Caitlyn Lippolis rests after working out her new leg prosthetic leg last month at Artisan Technologies in Tualatin, Ore.
Caitlyn Lippolis of Vancouver takes her first steps with her new prosthetic leg at Artisan Technologies in Tualatin, Ore. Lippolis, who has an aggressive form of bone cancer, had her leg amputated in June.
Caitlyn Lippolis takes her first steps with her new prosthetic leg last month at Artisan Technologies in Tualatin, Ore. Caitlyn gets instructions on how to use her prosthetic from Warren Mays, center, and encouragement from her father, Robert Lippolis.
Caitlyn Lippolis: Donation account, the “Caitlyn Lippolis Family Fund,” at iQ Credit Union.
Steve Oberst: “Steve Oberst Medical Fund” on Wepay.
In a matter of weeks, 12-year-old Caitlyn Lippolis went from running through the house to scooting across the floor.
It all started with a little limp. Caitlyn's parents thought she had pulled a muscle in her leg. So they bought her a brace to wear until the pain went away.
But the pain didn't go away. It got worse. To the point where Caitlyn couldn't bear to put weight on her leg. So she slid across the floor on her behind, using her arms to move her body through the house.
For two months, doctors tried to figure out what was causing Caitlyn's pain. Maybe it was childhood arthritis. Maybe she had injured a tendon, or had a problem with a ligament.
Then, two days after Caitlyn's 12th birthday, on March 3, she was diagnosed with osteosarcoma, an aggressive bone cancer.
"It was a shocker," said Robert Lippolis, Caitlyn's dad. "We had no clue."
Physicians at Doernbecher Children's Hospital in Portland ran tests, performed MRIs and biopsied the tumor near Caitlyn's right knee.
"They said it was a very, very aggressive form," Robert said. "We needed to move fast."
Caitlyn began chemotherapy two weeks later. After 11 weeks of treatment, the family received more bad news. The chemotherapy was no match for the growing tumor. Instead of dying, the tumor had grown by 50 percent.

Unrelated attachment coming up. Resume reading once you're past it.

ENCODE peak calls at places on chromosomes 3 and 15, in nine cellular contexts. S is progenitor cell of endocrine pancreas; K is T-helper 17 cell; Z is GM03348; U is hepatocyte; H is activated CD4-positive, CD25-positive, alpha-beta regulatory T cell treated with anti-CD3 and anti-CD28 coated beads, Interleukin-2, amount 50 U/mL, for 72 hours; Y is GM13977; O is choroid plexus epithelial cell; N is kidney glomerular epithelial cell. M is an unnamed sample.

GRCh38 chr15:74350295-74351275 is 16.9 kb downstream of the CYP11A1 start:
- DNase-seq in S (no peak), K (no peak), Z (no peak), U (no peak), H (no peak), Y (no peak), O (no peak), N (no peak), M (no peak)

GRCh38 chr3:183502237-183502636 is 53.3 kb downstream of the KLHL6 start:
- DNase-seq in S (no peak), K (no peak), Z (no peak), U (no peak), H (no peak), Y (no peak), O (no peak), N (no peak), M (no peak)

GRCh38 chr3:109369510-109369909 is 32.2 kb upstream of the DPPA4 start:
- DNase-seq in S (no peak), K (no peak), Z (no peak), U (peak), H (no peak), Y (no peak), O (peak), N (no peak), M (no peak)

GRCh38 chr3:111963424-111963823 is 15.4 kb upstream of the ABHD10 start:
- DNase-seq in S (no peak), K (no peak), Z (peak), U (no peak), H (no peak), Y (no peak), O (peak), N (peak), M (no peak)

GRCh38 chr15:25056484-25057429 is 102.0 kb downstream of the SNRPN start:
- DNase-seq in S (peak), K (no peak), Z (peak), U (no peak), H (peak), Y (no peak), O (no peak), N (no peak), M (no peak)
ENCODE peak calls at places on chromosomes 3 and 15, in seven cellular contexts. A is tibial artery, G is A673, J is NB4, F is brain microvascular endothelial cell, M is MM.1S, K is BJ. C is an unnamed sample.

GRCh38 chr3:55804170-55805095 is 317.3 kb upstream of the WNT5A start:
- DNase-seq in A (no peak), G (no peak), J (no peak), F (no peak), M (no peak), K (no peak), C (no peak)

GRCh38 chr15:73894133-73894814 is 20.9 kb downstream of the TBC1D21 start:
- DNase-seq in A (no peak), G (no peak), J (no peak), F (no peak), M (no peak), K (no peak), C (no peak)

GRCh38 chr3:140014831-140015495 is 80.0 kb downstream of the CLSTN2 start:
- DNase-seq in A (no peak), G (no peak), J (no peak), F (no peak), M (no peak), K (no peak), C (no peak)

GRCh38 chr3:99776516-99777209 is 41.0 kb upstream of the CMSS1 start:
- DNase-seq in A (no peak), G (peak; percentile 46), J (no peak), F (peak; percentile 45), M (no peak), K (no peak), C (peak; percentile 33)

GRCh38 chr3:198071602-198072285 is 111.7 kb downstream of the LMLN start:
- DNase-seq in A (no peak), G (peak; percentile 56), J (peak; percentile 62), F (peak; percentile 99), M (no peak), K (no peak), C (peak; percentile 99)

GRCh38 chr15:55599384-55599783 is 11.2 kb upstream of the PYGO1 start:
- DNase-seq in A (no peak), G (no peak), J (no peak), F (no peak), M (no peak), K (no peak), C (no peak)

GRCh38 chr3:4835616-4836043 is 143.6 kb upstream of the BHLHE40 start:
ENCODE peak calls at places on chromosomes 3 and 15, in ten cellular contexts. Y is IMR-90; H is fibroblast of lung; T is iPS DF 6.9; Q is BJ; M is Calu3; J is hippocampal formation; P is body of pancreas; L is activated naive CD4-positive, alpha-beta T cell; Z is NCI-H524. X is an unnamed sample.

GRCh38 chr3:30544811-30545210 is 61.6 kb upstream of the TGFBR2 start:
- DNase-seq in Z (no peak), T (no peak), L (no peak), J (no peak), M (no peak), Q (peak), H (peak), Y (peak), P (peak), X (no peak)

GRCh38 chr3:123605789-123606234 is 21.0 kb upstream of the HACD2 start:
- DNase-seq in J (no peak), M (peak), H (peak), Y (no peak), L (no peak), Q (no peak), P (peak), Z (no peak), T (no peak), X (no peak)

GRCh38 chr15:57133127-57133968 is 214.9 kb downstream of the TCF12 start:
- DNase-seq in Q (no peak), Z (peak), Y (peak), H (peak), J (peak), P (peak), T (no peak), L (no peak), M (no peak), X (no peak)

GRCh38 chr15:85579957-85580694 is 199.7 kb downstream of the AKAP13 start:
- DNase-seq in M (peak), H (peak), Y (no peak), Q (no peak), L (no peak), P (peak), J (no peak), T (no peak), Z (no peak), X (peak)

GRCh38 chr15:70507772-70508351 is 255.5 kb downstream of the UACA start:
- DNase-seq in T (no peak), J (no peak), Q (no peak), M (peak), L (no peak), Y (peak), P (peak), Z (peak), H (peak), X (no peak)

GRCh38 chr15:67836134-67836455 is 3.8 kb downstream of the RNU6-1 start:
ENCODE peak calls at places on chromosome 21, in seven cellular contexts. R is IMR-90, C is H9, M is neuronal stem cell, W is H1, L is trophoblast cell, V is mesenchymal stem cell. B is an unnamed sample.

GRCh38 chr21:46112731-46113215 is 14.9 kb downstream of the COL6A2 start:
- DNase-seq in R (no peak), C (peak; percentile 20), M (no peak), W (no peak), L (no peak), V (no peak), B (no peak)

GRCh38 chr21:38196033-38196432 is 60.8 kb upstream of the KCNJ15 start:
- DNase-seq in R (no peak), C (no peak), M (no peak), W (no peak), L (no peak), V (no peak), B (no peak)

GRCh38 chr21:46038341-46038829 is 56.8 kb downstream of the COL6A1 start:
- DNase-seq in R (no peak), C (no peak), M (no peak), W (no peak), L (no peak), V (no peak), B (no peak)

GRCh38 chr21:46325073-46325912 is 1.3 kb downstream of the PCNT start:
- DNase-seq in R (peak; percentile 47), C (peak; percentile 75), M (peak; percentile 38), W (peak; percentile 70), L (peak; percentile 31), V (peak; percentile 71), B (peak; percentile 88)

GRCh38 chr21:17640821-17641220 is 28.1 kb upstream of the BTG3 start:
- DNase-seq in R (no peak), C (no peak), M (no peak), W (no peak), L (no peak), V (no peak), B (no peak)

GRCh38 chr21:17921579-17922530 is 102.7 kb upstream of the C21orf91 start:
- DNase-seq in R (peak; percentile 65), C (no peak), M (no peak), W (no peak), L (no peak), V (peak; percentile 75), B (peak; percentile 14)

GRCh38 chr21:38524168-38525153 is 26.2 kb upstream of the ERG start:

Her doctors outlined three options: amputate the leg, replace the knee with a titanium joint or fuse her ankle to her leg, creating a new knee joint.
On June 21, surgeons amputated Caitlyn's right leg four inches above her knee.
"It wasn't a hard choice at all, really," she said.
The other options came with increased risk of infection and cancer recurrence. The recovery and rehabilitation periods were longer, too, Robert said.
Last month, Caitlyn received her new prosthetic leg. She's practiced putting the sleeve over her stump and slipping the prosthetic into place, and she's taken a few unsteady steps on the foreign limb.
Once she completes her chemotherapy in early December, she'll be able to focus her efforts on physical therapy and relearning how to walk.
"It's been tough, but it's gonna be over soon," Caitlyn said.
Since the surgery, Caitlyn's felt more like her old self. She's not as tired and withdrawn. She has more energy. She's spending more time on her favorite hobbies, such as writing books, drawing and painting. She's taking classes online so she's doesn't fall behind in school.
She's also grown up. Caitlyn and her younger sister, 9-year-old Ali, used to fight and bicker about anything, everything. Now, they get along better. Caitlyn's just happy to have Ali and 1-year-old Lindsay around.
"I've definitely matured, but I still have that childish side that will never go away," Caitlyn said. "I'm still competitive. I still love video games."
While the amputation has changed Caitlyn's life, she won't let it hold her down. She plans to once again be an active kid. She's already talking about riding her bike and swimming again.
"If anything, it's gonna push me harder," Caitlyn said. "I'm not the kind of person to give up easy."
The prosthetic leg has its advantages, too, Caitlyn said.
"Now, I'll look like a half-robot," she said, smiling.